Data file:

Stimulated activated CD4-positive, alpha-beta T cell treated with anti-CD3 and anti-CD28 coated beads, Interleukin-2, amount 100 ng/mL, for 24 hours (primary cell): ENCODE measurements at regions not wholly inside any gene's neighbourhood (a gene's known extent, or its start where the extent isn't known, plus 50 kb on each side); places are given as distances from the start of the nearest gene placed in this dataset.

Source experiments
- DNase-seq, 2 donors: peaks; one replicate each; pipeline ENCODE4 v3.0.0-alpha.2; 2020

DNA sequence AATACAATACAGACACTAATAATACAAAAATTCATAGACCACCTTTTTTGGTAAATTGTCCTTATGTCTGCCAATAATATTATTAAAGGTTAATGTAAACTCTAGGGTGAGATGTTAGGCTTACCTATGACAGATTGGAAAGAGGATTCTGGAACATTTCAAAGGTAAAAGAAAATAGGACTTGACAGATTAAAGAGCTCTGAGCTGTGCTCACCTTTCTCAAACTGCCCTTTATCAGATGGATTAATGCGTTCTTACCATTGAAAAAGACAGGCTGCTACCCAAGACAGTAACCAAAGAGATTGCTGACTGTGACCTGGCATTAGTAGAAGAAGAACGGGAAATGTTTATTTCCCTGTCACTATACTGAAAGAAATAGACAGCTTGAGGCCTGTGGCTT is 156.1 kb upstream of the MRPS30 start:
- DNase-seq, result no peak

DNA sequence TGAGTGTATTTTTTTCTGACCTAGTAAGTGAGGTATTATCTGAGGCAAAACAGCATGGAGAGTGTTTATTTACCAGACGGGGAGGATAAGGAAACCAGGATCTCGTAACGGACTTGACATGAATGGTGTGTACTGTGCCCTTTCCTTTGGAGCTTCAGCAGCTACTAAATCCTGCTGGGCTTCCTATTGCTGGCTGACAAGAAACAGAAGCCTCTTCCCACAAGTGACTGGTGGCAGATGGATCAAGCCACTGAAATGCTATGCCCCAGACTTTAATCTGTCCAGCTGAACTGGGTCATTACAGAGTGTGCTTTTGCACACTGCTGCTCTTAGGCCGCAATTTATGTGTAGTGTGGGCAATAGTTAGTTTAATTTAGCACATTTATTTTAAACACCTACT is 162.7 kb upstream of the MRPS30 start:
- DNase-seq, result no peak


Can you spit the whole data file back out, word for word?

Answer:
Stimulated activated CD4-positive, alpha-beta T cell treated with anti-CD3 and anti-CD28 coated beads, Interleukin-2, amount 100 ng/mL, for 24 hours (primary cell): ENCODE measurements at regions not wholly inside any gene's neighbourhood (a gene's known extent, or its start where the extent isn't known, plus 50 kb on each side); places are given as distances from the start of the nearest gene placed in this dataset.

Source experiments
- DNase-seq, 2 donors: peaks; one replicate each; pipeline ENCODE4 v3.0.0-alpha.2; 2020

DNA sequence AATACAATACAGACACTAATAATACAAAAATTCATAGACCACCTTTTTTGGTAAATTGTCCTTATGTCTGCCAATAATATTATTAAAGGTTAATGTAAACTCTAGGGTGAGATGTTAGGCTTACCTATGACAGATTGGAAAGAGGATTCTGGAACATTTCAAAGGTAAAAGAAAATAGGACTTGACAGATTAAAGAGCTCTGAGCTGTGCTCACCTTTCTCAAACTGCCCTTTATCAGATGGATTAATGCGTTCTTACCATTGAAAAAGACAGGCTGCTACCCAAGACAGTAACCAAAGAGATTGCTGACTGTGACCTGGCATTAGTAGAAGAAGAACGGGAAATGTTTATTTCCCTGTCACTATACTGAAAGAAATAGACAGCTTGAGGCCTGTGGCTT is 156.1 kb upstream of the MRPS30 start:
- DNase-seq, result no peak

DNA sequence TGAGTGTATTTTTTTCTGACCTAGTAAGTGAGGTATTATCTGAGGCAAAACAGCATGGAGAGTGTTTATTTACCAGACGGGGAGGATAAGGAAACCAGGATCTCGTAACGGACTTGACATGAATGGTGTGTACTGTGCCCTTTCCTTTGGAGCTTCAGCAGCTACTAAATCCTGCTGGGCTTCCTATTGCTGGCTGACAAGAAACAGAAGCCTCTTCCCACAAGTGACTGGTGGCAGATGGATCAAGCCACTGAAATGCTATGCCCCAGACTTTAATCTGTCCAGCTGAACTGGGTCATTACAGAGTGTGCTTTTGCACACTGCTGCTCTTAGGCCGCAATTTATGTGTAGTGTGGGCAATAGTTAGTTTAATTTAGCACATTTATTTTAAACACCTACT is 162.7 kb upstream of the MRPS30 start:
- DNase-seq, result no peak